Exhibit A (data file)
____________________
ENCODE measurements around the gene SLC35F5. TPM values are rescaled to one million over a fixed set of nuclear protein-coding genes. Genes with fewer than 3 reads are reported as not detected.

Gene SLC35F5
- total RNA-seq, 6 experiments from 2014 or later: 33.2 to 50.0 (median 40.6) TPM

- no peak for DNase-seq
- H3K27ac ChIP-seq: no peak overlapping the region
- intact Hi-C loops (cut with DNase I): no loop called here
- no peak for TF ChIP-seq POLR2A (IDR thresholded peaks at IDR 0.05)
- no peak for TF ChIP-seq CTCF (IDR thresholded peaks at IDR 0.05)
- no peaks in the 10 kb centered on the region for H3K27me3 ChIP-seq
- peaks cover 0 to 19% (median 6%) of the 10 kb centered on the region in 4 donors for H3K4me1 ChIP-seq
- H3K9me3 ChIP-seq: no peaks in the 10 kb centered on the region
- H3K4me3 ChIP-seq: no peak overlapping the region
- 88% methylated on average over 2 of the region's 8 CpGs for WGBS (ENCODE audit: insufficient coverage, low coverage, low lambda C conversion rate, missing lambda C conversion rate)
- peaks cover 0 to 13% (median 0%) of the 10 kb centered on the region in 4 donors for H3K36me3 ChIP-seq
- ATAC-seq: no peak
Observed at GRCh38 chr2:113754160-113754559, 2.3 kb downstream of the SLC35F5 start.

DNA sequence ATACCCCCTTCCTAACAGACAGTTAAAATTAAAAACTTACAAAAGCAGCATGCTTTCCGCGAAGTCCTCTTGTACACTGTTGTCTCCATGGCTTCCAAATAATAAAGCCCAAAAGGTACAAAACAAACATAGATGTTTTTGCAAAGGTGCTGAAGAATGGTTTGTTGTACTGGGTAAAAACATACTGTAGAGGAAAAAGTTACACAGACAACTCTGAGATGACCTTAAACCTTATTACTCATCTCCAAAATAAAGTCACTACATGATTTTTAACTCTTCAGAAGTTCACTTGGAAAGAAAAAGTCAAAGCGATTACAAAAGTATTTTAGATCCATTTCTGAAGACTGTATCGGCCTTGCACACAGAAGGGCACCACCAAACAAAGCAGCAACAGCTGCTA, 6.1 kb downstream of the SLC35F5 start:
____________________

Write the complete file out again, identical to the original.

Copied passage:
ENCODE measurements around the gene SLC35F5. TPM values are rescaled to one million over a fixed set of nuclear protein-coding genes. Genes with fewer than 3 reads are reported as not detected.

Gene SLC35F5
- total RNA-seq, 6 experiments from 2014 or later: 33.2 to 50.0 (median 40.6) TPM

- no peak for DNase-seq
- H3K27ac ChIP-seq: no peak overlapping the region
- intact Hi-C loops (cut with DNase I): no loop called here
- no peak for TF ChIP-seq POLR2A (IDR thresholded peaks at IDR 0.05)
- no peak for TF ChIP-seq CTCF (IDR thresholded peaks at IDR 0.05)
- no peaks in the 10 kb centered on the region for H3K27me3 ChIP-seq
- peaks cover 0 to 19% (median 6%) of the 10 kb centered on the region in 4 donors for H3K4me1 ChIP-seq
- H3K9me3 ChIP-seq: no peaks in the 10 kb centered on the region
- H3K4me3 ChIP-seq: no peak overlapping the region
- 88% methylated on average over 2 of the region's 8 CpGs for WGBS (ENCODE audit: insufficient coverage, low coverage, low lambda C conversion rate, missing lambda C conversion rate)
- peaks cover 0 to 13% (median 0%) of the 10 kb centered on the region in 4 donors for H3K36me3 ChIP-seq
- ATAC-seq: no peak
Observed at GRCh38 chr2:113754160-113754559, 2.3 kb downstream of the SLC35F5 start.

DNA sequence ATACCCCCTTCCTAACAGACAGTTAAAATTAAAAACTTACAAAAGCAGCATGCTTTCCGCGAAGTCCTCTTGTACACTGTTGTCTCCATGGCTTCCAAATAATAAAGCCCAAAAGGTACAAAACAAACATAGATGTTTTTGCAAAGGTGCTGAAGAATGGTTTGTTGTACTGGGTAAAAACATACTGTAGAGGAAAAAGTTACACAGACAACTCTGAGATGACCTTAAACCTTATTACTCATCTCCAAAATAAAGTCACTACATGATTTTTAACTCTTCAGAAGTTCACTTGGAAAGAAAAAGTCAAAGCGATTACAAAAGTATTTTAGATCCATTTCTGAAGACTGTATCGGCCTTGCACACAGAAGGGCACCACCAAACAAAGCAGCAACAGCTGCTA, 6.1 kb downstream of the SLC35F5 start: